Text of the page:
Nice old color example of Pieter Goos's sea chart of the southern part of South America, extending from the lower Rio de la Plata in the north to Tierra del Fuego and the Straits of Magellan in the south.
Goos's sea chart reflects the earliest of a series of chartings of the region, which was followed in succession by the charts of Hendrick Doncker and Frederick De Wit. As can be seen from the following links, the Goos chart is the earliest of the group, with the most notable difference being the lack of a southwestern coastline for Magellanica. It is the also the only map of the three to pre-date the use of the name Tierra del Fuego (Terre de Fuenica), which is shown on the other maps. The discoveries of Staaten, Mauritius and Le Maire are shown on each of the three maps.
De Wit: /gallery/detail/18483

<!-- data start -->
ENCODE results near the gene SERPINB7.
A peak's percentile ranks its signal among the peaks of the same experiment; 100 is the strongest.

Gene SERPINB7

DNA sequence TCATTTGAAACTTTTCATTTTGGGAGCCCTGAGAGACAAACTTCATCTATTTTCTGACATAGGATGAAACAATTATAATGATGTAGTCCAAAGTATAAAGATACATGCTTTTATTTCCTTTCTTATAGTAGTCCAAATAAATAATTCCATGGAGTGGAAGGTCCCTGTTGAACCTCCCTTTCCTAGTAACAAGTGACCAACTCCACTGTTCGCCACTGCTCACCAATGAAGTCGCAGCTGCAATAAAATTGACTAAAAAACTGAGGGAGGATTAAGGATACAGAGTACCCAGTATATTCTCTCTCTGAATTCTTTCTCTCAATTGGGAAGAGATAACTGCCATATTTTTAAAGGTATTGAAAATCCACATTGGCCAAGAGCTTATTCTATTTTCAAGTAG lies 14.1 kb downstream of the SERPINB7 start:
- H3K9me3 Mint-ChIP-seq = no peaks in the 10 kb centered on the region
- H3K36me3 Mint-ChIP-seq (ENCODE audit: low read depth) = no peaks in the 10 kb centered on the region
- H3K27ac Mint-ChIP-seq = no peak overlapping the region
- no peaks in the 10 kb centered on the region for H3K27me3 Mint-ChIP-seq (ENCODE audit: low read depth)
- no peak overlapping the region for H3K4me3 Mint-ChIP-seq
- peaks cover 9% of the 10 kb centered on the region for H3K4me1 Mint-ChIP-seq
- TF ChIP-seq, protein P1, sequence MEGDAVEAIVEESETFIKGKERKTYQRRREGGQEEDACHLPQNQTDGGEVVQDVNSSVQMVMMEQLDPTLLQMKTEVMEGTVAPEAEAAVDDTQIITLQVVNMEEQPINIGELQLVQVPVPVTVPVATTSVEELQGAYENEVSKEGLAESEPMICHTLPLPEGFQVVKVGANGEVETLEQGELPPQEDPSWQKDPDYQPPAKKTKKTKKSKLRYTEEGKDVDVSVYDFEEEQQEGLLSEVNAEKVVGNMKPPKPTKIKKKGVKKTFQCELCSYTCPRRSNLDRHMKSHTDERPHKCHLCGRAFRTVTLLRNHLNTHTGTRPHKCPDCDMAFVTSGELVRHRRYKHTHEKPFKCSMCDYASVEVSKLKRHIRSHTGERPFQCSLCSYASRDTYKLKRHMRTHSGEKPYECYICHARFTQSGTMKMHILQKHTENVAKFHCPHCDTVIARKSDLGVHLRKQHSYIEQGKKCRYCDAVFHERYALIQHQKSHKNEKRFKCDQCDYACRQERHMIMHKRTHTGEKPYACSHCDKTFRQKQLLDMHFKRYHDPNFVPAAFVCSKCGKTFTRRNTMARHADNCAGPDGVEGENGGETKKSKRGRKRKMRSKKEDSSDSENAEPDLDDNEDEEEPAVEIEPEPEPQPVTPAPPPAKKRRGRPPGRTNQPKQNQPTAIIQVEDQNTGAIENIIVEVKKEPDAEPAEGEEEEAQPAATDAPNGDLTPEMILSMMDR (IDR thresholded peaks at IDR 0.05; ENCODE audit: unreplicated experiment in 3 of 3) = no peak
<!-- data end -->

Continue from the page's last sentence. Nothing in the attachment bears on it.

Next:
Pieter Goos (ca. 1616-1675) was a Dutch map and chart maker, whose father Abraham Goos (approx. 1590-1643) had already published numerous globes, land and sea maps together with Jodocus Hondius and Johannes Janssonius in Antwerp.
Pieter Goos gained recognition due to the publication of sea charts. He bought the copperplates of the famous guide book for sailors, De Lichtende Columne ofte Zeespiegel (Amsterdam 1644, 1649, 1650), from Anthonie Jacobsz. Goos published his own editions of this work in various languages, while adding his own maps. In 1666, he published his De Zee-Atlas ofte Water-Weereld, which is considered one of the best sea atlases of its time. Goos' sea charts came to dominate the Dutch market until the 1680s, when the Van Keulen family began to come to prominence.